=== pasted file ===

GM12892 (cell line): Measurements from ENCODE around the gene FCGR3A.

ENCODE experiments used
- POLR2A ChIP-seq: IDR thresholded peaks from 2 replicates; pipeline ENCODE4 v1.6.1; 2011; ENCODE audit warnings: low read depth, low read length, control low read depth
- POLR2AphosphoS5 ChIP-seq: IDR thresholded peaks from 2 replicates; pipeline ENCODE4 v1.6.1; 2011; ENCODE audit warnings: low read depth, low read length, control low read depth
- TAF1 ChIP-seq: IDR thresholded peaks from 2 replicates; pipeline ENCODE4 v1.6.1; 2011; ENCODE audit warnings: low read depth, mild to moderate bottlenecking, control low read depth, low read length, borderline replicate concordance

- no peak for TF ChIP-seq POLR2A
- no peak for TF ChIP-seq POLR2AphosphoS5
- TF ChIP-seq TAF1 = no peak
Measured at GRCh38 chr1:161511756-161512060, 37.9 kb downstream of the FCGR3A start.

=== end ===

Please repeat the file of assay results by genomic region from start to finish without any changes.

GM12892 (cell line): Measurements from ENCODE around the gene FCGR3A.

ENCODE experiments used
- POLR2A ChIP-seq: IDR thresholded peaks from 2 replicates; pipeline ENCODE4 v1.6.1; 2011; ENCODE audit warnings: low read depth, low read length, control low read depth
- POLR2AphosphoS5 ChIP-seq: IDR thresholded peaks from 2 replicates; pipeline ENCODE4 v1.6.1; 2011; ENCODE audit warnings: low read depth, low read length, control low read depth
- TAF1 ChIP-seq: IDR thresholded peaks from 2 replicates; pipeline ENCODE4 v1.6.1; 2011; ENCODE audit warnings: low read depth, mild to moderate bottlenecking, control low read depth, low read length, borderline replicate concordance

- no peak for TF ChIP-seq POLR2A
- no peak for TF ChIP-seq POLR2AphosphoS5
- TF ChIP-seq TAF1 = no peak
Measured at GRCh38 chr1:161511756-161512060, 37.9 kb downstream of the FCGR3A start.